The cybersecurity sector is growing, driven by an exponential increase in digital services and business transformation. The ramifications in terms of recruitment are considerable: there are 350,000 job vacancies in Europe. To understand this skills challenge within the European cybersecurity sector, Elisabeth Fonteix (Orange Group Director of Learning & Development) and Angus McMichael (Orange Cyberdefense Global HR Director) share their vision with us.
Worldwide, there are currently more than 2.5 million cybersecurity vacancies, including 350,000 in Europe. In France too, companies are struggling to find candidates while the sector is set to double its needs to reach 75,000 jobs by 2025.
How do you explain this talent shortage in the European cyberdefense sector?
Elisabeth Fonteix : We are indeed talking about the need for companies and authorities to recruit several million professionals worldwide. Undoubtedly, security is a strategic future sector with high recruitment needs because digital activities and cyber-protection go hand in hand. As more companies switch to digital, and more administrations switch to digital services, the more prevalent the cases of cybercrime.
Angus McMichael : It is true that in our sector, needs are directly linked to the huge increase in digital uses. In two years, since the start of the pandemic, this demand has only increased. However, on the supply side, schools and universities are not training enough young professionals and there are not enough senior experts. As a result, the talent shortage affects all countries, players, and professions.
Are American companies – particularly the GAFAM – also affected by this talent shortage?
E.F. : The job market primarily benefits cybersecurity experts. On the business side, many companies including the GAFAM are trying to recruit them by offering high salaries, but all digital players are in the same boat. Beyond this sector, banks also recruit many tech profiles, as well as the automotive industry, which is focused on autonomous vehicle development. Manufacturers are also going through digital transformation and therefore require cybersecurity experts. They’re purchasing technology but they also require talent.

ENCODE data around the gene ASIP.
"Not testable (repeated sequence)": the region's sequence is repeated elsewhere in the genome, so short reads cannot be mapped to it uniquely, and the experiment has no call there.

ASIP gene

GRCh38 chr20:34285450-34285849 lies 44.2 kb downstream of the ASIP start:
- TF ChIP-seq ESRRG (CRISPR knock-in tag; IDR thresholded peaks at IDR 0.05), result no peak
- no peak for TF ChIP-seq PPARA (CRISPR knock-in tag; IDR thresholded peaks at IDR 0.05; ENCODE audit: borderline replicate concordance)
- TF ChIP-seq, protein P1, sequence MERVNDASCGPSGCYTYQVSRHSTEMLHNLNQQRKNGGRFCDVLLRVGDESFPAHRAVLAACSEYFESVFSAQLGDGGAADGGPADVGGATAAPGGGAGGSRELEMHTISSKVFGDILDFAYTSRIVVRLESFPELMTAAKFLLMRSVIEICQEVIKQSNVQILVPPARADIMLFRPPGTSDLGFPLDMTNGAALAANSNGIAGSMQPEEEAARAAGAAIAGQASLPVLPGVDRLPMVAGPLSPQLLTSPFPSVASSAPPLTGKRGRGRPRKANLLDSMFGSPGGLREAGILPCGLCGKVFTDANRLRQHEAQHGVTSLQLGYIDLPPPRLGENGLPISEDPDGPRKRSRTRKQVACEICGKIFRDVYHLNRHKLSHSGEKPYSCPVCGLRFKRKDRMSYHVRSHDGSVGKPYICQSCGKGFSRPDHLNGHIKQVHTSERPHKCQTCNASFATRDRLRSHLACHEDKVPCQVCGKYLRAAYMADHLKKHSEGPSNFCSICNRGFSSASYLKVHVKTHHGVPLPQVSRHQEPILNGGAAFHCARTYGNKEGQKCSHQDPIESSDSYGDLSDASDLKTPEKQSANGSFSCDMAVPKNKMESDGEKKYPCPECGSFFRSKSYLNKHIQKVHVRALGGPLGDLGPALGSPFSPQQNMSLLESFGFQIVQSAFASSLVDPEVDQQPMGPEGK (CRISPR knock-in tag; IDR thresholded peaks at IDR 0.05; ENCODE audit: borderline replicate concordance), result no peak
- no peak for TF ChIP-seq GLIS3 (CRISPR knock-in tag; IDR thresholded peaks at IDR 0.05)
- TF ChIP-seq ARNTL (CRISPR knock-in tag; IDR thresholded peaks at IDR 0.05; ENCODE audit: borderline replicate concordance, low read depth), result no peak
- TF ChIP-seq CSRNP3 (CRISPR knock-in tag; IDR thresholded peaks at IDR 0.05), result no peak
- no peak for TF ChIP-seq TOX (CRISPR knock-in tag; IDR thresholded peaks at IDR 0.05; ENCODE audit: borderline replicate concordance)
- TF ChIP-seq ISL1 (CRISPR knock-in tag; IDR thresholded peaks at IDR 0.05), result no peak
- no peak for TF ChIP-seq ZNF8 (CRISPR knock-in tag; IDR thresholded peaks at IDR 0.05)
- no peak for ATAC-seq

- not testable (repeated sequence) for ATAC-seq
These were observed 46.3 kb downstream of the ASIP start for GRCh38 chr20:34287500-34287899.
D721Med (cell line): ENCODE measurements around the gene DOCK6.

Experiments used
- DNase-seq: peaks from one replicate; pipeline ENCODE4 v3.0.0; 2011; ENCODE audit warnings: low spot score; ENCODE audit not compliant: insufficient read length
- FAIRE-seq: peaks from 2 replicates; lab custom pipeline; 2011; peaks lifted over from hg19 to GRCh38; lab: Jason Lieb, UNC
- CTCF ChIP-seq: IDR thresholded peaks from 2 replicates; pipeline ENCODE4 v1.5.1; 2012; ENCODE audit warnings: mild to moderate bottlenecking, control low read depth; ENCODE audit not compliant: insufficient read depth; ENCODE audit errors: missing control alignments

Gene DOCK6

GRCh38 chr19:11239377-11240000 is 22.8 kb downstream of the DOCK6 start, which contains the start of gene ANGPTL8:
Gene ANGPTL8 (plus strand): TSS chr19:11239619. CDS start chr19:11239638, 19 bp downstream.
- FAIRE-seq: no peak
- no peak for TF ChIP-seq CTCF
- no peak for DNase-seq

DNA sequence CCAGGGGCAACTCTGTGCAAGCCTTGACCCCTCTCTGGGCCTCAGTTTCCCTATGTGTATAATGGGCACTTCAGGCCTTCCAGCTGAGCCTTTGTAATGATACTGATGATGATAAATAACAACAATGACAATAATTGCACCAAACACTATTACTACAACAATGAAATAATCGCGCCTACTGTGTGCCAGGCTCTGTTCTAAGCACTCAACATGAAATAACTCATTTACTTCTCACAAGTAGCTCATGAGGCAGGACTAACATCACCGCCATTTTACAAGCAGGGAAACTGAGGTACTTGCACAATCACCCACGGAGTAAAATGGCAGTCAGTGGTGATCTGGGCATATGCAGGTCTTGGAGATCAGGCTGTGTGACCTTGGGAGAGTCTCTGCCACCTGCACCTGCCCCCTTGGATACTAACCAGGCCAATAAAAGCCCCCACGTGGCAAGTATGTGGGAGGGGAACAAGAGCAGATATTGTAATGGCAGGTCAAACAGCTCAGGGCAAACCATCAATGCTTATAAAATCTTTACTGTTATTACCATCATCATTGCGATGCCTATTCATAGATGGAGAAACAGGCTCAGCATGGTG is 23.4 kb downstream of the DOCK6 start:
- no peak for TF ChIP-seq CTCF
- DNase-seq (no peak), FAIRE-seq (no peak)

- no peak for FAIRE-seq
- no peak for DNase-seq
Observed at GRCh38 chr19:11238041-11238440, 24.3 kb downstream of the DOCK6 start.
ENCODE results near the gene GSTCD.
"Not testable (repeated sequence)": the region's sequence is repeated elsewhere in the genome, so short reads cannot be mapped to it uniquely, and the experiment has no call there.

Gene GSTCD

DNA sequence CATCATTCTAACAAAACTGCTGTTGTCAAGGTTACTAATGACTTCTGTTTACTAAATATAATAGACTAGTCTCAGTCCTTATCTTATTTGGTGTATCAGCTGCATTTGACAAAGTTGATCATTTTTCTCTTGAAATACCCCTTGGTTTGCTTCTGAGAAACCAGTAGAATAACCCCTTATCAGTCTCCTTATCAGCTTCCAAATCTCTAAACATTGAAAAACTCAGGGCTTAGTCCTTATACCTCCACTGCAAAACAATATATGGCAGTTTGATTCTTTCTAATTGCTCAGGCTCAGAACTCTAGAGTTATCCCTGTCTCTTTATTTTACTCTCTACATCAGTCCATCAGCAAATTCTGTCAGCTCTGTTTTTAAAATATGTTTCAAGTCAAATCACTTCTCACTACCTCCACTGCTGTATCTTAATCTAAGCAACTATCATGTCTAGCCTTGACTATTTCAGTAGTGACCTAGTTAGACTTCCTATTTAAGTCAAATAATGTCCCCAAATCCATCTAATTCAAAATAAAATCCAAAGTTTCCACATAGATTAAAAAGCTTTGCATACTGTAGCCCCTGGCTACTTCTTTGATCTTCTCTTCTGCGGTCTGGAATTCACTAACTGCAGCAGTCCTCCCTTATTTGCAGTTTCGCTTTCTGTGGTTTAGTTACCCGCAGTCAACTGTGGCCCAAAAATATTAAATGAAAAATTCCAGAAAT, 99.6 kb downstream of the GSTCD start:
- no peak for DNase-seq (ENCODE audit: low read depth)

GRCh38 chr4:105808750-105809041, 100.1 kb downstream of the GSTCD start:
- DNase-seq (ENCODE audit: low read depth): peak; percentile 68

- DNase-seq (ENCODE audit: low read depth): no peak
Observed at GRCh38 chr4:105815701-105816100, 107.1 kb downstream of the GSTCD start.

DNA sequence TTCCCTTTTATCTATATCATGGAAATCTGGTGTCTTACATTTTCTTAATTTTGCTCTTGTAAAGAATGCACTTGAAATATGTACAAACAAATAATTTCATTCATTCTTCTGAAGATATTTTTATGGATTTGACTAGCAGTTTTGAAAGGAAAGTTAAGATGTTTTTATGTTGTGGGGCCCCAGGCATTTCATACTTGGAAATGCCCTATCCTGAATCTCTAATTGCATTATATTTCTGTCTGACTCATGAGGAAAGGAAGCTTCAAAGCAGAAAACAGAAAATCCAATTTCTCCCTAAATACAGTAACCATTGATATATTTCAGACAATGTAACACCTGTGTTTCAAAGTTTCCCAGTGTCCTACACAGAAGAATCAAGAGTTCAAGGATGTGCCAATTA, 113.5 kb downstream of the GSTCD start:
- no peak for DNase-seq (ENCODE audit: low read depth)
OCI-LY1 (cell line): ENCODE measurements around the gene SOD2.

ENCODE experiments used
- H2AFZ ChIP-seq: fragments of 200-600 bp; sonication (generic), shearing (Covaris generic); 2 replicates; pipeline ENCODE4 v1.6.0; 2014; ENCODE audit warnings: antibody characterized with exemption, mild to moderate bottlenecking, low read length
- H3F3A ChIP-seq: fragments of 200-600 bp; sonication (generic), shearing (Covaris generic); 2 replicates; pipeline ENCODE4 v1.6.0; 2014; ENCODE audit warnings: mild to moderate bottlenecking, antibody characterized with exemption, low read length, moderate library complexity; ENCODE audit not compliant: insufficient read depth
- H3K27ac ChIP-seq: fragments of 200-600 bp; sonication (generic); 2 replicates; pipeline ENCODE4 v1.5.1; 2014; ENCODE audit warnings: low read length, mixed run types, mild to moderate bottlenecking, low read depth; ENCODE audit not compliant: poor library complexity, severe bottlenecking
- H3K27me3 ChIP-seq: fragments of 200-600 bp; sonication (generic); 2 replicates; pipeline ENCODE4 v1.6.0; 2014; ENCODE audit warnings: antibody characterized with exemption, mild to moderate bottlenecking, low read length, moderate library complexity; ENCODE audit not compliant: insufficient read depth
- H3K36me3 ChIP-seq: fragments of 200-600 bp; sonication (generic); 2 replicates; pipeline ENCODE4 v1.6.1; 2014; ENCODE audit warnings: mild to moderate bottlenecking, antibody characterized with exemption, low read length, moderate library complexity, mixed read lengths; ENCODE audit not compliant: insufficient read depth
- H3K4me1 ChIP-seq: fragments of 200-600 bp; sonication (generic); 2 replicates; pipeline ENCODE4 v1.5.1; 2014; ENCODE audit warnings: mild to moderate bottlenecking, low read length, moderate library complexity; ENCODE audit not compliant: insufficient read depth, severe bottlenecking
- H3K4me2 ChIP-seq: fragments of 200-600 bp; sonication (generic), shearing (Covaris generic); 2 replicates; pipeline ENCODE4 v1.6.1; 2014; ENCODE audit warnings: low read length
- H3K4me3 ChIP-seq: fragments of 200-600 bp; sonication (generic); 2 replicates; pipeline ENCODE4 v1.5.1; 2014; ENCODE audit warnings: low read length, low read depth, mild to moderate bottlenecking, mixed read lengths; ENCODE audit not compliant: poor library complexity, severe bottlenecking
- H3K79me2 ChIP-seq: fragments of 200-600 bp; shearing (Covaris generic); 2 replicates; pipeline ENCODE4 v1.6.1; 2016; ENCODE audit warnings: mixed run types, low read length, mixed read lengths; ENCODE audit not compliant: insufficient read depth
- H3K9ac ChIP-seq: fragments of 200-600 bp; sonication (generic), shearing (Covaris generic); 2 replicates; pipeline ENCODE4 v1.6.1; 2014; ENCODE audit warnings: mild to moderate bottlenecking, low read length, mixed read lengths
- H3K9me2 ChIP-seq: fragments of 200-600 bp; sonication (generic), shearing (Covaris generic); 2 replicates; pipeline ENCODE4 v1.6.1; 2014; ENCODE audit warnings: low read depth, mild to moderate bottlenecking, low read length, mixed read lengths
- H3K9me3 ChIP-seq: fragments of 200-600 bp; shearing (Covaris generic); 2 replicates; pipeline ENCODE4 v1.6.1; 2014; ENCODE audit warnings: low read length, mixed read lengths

A.M. : While the GAFAM have taken advantage of Silicon Valley’s prestige, salaries and attractiveness, the perception of these web giants has been changing in recent years. They are no longer as appealing as before, and some candidates are switching to European players.
More precisely, what are Orange Cyberdefense and the Orange group doing to attract more experts?
E.F. : The same as with all our recruitments in technical professions, several key elements come into play: long-term career development prospects, assignments on innovative projects… We also differentiate in terms of the working conditions we offer, leaving ample room for autonomy and responsibility. Without forgetting that despite its rapid growth, Orange Cyberdefense is still a close-knit and friendly community.
A.M. : Skills development is a key commitment. When someone joins us at Orange Cyberdefense, they know that we will invest in their training. They know they will benefit from added-value career prospects, whether in terms of operational excellence or managerial development if they so wish. This makes it possible to offer young candidates more choice over their career. A technician can evolve and become an engineer. A pentester (or ethical hacker) can become an IS security manager, architect, or consultant within Orange Cyberdefense or elsewhere in the Group. With this in mind, we promote international mobility through operational missions. For example, a technician from our Security Operations Center (SOC) in London can join the SOC in Malmö in Sweden for six months to offer their expertise and develop their own skills, or a cybercrime analyst in Paris can do a voluntary international placement in Montreal or Singapore to experience life abroad.